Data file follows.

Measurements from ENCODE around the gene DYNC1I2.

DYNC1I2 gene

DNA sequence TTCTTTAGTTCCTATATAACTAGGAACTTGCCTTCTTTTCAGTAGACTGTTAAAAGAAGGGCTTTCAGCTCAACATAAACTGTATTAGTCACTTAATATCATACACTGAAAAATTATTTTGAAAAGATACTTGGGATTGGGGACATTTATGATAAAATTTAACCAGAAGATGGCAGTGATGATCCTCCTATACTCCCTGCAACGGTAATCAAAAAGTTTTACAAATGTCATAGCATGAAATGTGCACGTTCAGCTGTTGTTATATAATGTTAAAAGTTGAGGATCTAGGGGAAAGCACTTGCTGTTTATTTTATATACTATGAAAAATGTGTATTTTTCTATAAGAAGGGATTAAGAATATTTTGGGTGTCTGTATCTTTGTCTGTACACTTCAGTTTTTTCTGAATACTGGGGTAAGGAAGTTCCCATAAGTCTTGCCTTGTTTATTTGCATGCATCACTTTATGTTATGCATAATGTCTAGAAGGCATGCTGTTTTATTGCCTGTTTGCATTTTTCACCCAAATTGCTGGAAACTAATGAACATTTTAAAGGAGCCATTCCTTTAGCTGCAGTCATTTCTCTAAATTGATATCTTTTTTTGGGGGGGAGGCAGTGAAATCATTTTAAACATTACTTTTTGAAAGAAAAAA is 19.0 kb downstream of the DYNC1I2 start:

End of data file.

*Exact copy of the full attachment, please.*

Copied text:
Measurements from ENCODE around the gene DYNC1I2.

DYNC1I2 gene

DNA sequence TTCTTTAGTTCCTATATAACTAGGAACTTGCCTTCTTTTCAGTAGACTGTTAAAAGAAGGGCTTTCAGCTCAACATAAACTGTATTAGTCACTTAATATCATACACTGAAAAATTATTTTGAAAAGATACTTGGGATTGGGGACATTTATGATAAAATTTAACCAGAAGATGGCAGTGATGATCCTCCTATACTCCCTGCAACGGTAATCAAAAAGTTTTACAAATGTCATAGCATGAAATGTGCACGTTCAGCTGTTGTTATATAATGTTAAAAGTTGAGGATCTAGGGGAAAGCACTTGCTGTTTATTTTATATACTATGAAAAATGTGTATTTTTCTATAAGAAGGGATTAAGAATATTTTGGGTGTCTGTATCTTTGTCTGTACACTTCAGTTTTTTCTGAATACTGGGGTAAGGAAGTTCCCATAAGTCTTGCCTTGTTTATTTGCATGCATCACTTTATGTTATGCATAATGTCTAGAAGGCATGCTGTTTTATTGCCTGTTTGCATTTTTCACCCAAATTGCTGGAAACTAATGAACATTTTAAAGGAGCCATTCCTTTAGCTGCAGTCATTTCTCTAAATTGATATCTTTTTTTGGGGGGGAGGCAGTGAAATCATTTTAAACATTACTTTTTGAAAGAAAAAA is 19.0 kb downstream of the DYNC1I2 start: